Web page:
Measuring retouch location and intensity on hafted bifaces is shown to be an effective technique for assessing artifact function. Unlike other areas of North America, where dart technology is replaced by arrow technology, Coalition Period occupations on the Pajarito Plateau of New Mexico contain both hafted biface forms used simultaneously. A stylistic analysis of dart points shows that hafted biface forms found in Coalition Period contexts were recycled from Middle and Late Archaic surface scatters. Furthermore, retouch location and intensity show that Coalition Period dart points were used for cutting and sawing activities and not as projectile technology.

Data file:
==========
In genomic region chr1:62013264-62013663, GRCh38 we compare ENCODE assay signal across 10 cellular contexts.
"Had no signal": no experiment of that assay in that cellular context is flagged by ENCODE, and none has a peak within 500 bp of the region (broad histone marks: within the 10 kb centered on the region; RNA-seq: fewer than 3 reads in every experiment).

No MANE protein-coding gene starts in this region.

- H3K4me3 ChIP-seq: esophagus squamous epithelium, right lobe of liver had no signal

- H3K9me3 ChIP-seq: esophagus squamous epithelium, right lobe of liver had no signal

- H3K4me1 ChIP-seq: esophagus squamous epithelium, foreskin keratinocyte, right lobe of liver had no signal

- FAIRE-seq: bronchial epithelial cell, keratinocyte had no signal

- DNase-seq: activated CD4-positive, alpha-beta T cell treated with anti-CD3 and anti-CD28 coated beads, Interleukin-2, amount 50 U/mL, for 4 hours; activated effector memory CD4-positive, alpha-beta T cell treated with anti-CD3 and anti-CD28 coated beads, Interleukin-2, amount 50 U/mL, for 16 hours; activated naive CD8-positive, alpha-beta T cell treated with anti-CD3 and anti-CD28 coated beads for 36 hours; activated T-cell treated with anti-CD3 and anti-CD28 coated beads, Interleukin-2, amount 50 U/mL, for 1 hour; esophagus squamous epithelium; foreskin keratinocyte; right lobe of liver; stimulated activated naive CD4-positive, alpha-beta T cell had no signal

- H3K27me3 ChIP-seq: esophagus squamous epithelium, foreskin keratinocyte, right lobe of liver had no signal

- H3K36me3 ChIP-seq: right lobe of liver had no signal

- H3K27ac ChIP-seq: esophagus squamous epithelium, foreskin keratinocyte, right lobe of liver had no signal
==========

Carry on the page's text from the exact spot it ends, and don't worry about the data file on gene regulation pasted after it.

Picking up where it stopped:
In the American Southwest, and throughout North America, dart-sized hafted bifaces identified as projectile points, normally associated with sites dating to the Paleoindian and Archaic time periods, are regularly found on sites dating to the past thousand years (cf. Kohler 2004; Turnbow 1997). Late period points were likely small and designed to be attached to the smaller arrow foreshaft. Although researchers have noted the presence of dart-sized points in settings where the bow and arrow were likely used, few have addressed the question of the context of manufacture or use of these larger hafted bifaces. In the Northern Rio Grande, the presence of Scottsbluff, Jay, Bajada, and other large dart points dating to the Late Paleoindian and Archaic in Coalition and Classic period sites rarely elicits more than a description as a “curated” item or “heirloom,” or as a knife replicating an older style.